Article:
Motivated by these goals, a consortium of more than 20 researchers from around the world (coordinated by Andrea Dupree, Center for Astrophysics | Harvard & Smithsonian) is undertaking an ambitious multi-year program know as the “Months of Betelgeuse (MOB).” MOB members are orchestrating an intensive campaign of multiwavelength observations of Betelgeuse from the ground and space. Haystack researcher Lynn Matthews is leading a component of this program that involves high-resolution radio imaging observations of Betelgeuse using the Karl G. Jansky Very Large Array (VLA) and the Atacama Large Millimeter/submillimeter Array (ALMA).
Haystack project team
Imaging stars with the Next-Generation Very Large Array (ngVLA)
The proposed next-generation Very Large Array (ngVLA) is expected to enable the imaging of astronomical sources in unprecedented detail by providing an order of magnitude improvement in sensitivity and angular resolution compared with existing radio interferometers operating at wavelengths between 3mm and 20cm (1.2-116 GHz). The ngVLA is expected to be a game-changer for the study of radio emission from evolved stars, including stellar imaging. However, exploiting the full power of the ngVLA for studying stars will require that astronomers improve the computer algorithms that they use to make images of astronomical sources from radio wavelength observations.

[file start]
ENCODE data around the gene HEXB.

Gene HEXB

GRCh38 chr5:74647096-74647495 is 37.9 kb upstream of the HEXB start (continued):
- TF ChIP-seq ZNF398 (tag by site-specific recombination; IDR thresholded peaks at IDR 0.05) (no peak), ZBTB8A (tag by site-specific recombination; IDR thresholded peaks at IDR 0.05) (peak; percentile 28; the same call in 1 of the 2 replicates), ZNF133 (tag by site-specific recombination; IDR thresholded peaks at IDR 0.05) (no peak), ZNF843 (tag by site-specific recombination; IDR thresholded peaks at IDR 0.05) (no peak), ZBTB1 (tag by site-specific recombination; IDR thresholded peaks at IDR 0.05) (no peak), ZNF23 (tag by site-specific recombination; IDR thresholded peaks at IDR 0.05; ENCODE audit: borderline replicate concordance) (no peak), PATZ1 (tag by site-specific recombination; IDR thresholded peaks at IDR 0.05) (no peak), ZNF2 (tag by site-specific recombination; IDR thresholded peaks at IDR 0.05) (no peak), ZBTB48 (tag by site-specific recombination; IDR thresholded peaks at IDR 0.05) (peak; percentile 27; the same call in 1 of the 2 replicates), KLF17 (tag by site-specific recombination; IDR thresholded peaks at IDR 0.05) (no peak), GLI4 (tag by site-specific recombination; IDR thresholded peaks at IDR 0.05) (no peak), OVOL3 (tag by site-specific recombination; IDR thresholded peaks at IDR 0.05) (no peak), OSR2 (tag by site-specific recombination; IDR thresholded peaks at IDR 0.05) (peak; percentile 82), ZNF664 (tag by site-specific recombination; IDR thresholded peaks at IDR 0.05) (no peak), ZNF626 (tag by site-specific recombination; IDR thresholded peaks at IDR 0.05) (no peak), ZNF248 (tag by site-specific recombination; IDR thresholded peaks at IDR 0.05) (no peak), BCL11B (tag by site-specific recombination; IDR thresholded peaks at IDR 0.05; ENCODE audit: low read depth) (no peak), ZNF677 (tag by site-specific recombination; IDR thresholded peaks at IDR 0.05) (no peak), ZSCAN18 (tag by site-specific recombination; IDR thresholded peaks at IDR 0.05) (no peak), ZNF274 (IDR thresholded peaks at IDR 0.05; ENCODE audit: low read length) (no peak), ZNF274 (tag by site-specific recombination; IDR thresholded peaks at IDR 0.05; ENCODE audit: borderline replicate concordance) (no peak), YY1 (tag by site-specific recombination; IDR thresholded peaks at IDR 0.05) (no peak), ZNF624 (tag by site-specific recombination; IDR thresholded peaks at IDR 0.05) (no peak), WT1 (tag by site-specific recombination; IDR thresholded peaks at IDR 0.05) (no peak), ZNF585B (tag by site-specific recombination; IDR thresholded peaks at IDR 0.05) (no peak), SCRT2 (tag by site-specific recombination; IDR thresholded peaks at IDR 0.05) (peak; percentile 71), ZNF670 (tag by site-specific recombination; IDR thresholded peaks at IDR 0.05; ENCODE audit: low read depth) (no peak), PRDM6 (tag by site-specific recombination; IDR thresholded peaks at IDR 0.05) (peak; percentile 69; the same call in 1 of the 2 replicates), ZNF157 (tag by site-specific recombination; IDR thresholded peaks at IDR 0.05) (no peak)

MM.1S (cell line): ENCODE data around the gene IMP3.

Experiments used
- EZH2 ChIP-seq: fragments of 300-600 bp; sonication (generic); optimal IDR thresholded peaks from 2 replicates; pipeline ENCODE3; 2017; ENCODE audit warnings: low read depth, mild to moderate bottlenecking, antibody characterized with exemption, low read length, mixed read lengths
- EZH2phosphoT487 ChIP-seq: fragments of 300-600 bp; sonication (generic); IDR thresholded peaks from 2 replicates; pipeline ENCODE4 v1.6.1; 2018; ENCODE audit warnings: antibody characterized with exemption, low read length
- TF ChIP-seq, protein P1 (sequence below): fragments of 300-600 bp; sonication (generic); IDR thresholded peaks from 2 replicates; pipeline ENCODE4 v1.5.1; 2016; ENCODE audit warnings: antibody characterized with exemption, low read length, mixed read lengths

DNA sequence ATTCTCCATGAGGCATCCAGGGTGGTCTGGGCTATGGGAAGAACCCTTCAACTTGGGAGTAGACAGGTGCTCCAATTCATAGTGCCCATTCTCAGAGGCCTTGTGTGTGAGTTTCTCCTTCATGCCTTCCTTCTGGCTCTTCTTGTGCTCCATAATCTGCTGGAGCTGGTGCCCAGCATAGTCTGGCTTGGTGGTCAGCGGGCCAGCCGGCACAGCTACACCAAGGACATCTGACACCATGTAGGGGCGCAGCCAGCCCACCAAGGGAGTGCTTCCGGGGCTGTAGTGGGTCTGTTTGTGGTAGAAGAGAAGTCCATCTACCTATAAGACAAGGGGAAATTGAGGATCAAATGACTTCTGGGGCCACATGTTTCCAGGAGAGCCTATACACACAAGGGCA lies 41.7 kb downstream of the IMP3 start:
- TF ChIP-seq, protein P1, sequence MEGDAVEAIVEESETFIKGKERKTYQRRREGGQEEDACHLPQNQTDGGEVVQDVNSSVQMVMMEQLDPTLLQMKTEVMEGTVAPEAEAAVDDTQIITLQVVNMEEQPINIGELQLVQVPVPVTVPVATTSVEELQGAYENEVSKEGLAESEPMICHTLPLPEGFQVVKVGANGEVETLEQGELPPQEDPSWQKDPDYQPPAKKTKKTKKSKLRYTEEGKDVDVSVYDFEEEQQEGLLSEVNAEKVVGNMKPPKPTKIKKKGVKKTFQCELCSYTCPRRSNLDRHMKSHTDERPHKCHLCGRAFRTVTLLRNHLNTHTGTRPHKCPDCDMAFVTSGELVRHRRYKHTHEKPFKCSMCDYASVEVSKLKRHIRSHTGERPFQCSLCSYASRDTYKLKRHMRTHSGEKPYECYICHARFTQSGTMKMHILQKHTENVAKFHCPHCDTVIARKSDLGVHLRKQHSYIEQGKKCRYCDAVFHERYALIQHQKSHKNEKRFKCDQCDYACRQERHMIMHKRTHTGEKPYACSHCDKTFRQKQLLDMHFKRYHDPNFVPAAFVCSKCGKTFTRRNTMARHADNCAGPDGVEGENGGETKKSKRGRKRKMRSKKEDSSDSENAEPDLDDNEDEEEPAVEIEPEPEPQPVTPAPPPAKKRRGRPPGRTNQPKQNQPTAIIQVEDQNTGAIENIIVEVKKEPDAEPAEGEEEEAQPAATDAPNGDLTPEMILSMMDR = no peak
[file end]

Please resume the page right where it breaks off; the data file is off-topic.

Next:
Haystack scientists Kazunori Akiyama and Lynn Matthews recently explored how a new class of imaging algorithms known as regularized maximum likelihood (RML) methods could be used to further enhance the power of the ngVLA for imaging stellar surfaces. RML methods, including the SMILI software package, were developed for use by the Event Horizon Telescope Collaboration to enable imaging of supermassive black holes, but they have the potential for far broader applications.
Using simulated ngVLA data sets, Akiyama and Matthews showed that the ngVLA will be capable of creating spectacularly detailed “movies” of the dynamic atmospheres of nearby evolved stars, including asymptotic giant branch (AGB) stars and red supergiants. They also showed that RML methods outperform traditional “CLEAN” imaging methods for stellar imaging applications. Their full results are described here.